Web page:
Scott Tibbs

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A reasonable compromise on school prayer

The debate over school prayer continues to rage in America, over 30 years after the Supreme Court ruling that banned teacher-led prayers in school. The Supreme Court ruled that mandatory prayer in school is a violation of the concept known as "separation of church and state". (The debate over that doctrine itself is an entirely different topic.)

On the surface, I would tend to agree. "Public schools" are now an arm of state and local government, which is why I use the term government schools rather than "public schools". The First Amendment prohibits the Congress from respecting the establishment of religion, and a later amendment applies the Bill of Rights to the states. Mandatory prayer in a government school toward a specific religion or denomination of a religion is government sanction of that religion or denomination, and therefore unconstitutional.

However, the issue is much more complex than the surface arguments, as the debate goes into student-initiated prayer and other, non-religious events.

Many people have objected to student-initiated prayer, specifically at graduations. If a valedictorian wishes to pray before or after his speech, I do not see a problem with that. The argument of people opposed to this seems to be that students at graduations are a captive audience and should not be forced to listen to a prayer. But in order to satisfy the desire of some students to be free FROM religion, do we have to violate the freedom of speech and freedom of religion of students who wish to pray on their own? People in the audience do not have to participate in the prayer, and no government official is forcing them to listen.

In addition, there is a rather silly controversy over whether a mandated "moment of silence" at the beginning of the school day constitutes government endorsement of religion and is therefore unconstitutional. I fail to see the logic in this. An official from the American Civil Liberties Union argued on CNN's "Crossfire" a few years ago that a "moment of silence" is a backdoor way of instituting prayer in school. This is true. I'm not going to be naive or dishonest enough to say that the idea of a moment of silence was not conceived to allow students to pray at the beginning of a school day. Yes, a moment of silence does allow student to pray, but it is also an opportunity to study, read, or just sit quietly. Nobody is saying that the students be forced to pray during that moment of silence. In addition, a diverse classroom can pray to whatever god or religion they wish if they do indeed choose to pray.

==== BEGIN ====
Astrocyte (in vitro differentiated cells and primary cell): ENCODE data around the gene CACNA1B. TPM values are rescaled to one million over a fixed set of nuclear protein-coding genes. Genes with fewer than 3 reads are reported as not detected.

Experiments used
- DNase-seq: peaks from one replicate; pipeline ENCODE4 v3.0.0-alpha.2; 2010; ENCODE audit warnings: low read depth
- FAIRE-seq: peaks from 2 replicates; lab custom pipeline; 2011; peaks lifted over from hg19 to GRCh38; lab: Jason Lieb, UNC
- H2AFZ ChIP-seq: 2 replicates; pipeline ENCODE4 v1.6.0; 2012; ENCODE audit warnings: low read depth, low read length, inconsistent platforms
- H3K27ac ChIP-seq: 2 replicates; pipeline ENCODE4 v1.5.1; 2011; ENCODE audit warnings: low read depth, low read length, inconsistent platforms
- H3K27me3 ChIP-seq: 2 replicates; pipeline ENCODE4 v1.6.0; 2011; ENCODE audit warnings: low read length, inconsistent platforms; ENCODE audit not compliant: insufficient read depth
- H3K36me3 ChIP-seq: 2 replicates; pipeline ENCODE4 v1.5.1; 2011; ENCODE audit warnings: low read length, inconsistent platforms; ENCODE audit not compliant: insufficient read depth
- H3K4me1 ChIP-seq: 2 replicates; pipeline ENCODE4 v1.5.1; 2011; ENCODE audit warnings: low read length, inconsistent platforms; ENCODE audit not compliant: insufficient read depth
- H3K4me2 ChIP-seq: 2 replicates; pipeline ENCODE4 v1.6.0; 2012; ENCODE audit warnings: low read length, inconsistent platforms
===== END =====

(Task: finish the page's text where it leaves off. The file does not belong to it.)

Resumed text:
Another argument by the ACLU official was that it was obvious that it was a backdoor way of instituting prayer in schools because Christian conservatives were pushing it. OK, then let's make sure that no law supported by Christian conservatives is ever passed, because we know their agenda is to implement a theocracy in America.

CNN reported that in one school district, a liberal teacher refused to follow the "moment of silence" policy, using the excuse that it takes away from valuable classroom time. Let's assume for a moment that that actually was his reason for refusing to cooperate, and not an ACLU argument that a moment of silence is unconstitutional. Oh, golly gee goodness guys, a whole thirty seconds at the beginning of the school day is really going to cause the complete and utter collapse of the entire American educational system. That thirty seconds is just invaluable in teaching kids the skills they will need to succeed in life, and without that huge block of time, how will they ever make it? Clearly, this excuse is downright stupid. The idea that taking thirty seconds out of a seven-hour school day will irreparably harm student's education is completely without logic.

In any case, a moment of silence is often used when a tragedy occurs at a school, from the latest hate-filled rampage of psychotic students to a death of a teacher or student by natural causes. When Hillary Clinton recently led the nation on a moment of silence to commemorate the victims of the massacre at Columbine High School in Littleton, Colorado, nobody was screaming "Separation of Church and State".

It seems to me that a moment of silence at the beginning of the day is a good middle of the road compromise between liberals who are anti-school prayer and conservatives who support school prayer. It passes the constitutional test of no government sponsorship of religion, and it will help bring back what is so dearly needed in American schools: a moment of respect and reverence to put the day in perspective.